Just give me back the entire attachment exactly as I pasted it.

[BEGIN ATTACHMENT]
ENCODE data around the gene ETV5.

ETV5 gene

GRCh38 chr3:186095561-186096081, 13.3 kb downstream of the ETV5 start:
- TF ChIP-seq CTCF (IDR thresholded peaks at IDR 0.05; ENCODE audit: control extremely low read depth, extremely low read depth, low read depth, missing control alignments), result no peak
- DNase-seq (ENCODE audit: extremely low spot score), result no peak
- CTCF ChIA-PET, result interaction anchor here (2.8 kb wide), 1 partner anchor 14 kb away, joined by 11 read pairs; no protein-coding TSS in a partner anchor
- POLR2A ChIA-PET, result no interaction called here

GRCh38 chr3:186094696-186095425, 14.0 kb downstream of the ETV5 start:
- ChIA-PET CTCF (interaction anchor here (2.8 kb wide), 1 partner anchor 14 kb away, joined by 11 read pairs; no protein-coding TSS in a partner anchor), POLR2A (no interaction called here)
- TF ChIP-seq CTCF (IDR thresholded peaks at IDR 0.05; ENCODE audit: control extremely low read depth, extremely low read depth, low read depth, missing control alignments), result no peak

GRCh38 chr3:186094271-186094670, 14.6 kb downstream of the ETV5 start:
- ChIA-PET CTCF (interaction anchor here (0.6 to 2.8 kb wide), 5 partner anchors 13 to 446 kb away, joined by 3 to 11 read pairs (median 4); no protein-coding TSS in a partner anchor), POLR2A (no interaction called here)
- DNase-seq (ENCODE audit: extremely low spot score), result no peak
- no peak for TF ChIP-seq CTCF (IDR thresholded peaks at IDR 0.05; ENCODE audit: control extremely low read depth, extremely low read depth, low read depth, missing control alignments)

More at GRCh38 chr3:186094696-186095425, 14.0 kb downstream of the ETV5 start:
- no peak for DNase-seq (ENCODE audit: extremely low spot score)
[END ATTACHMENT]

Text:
ENCODE data around the gene ETV5.

ETV5 gene

GRCh38 chr3:186095561-186096081, 13.3 kb downstream of the ETV5 start:
- TF ChIP-seq CTCF (IDR thresholded peaks at IDR 0.05; ENCODE audit: control extremely low read depth, extremely low read depth, low read depth, missing control alignments), result no peak
- DNase-seq (ENCODE audit: extremely low spot score), result no peak
- CTCF ChIA-PET, result interaction anchor here (2.8 kb wide), 1 partner anchor 14 kb away, joined by 11 read pairs; no protein-coding TSS in a partner anchor
- POLR2A ChIA-PET, result no interaction called here

GRCh38 chr3:186094696-186095425, 14.0 kb downstream of the ETV5 start:
- ChIA-PET CTCF (interaction anchor here (2.8 kb wide), 1 partner anchor 14 kb away, joined by 11 read pairs; no protein-coding TSS in a partner anchor), POLR2A (no interaction called here)
- TF ChIP-seq CTCF (IDR thresholded peaks at IDR 0.05; ENCODE audit: control extremely low read depth, extremely low read depth, low read depth, missing control alignments), result no peak

GRCh38 chr3:186094271-186094670, 14.6 kb downstream of the ETV5 start:
- ChIA-PET CTCF (interaction anchor here (0.6 to 2.8 kb wide), 5 partner anchors 13 to 446 kb away, joined by 3 to 11 read pairs (median 4); no protein-coding TSS in a partner anchor), POLR2A (no interaction called here)
- DNase-seq (ENCODE audit: extremely low spot score), result no peak
- no peak for TF ChIP-seq CTCF (IDR thresholded peaks at IDR 0.05; ENCODE audit: control extremely low read depth, extremely low read depth, low read depth, missing control alignments)

More at GRCh38 chr3:186094696-186095425, 14.0 kb downstream of the ETV5 start:
- no peak for DNase-seq (ENCODE audit: extremely low spot score)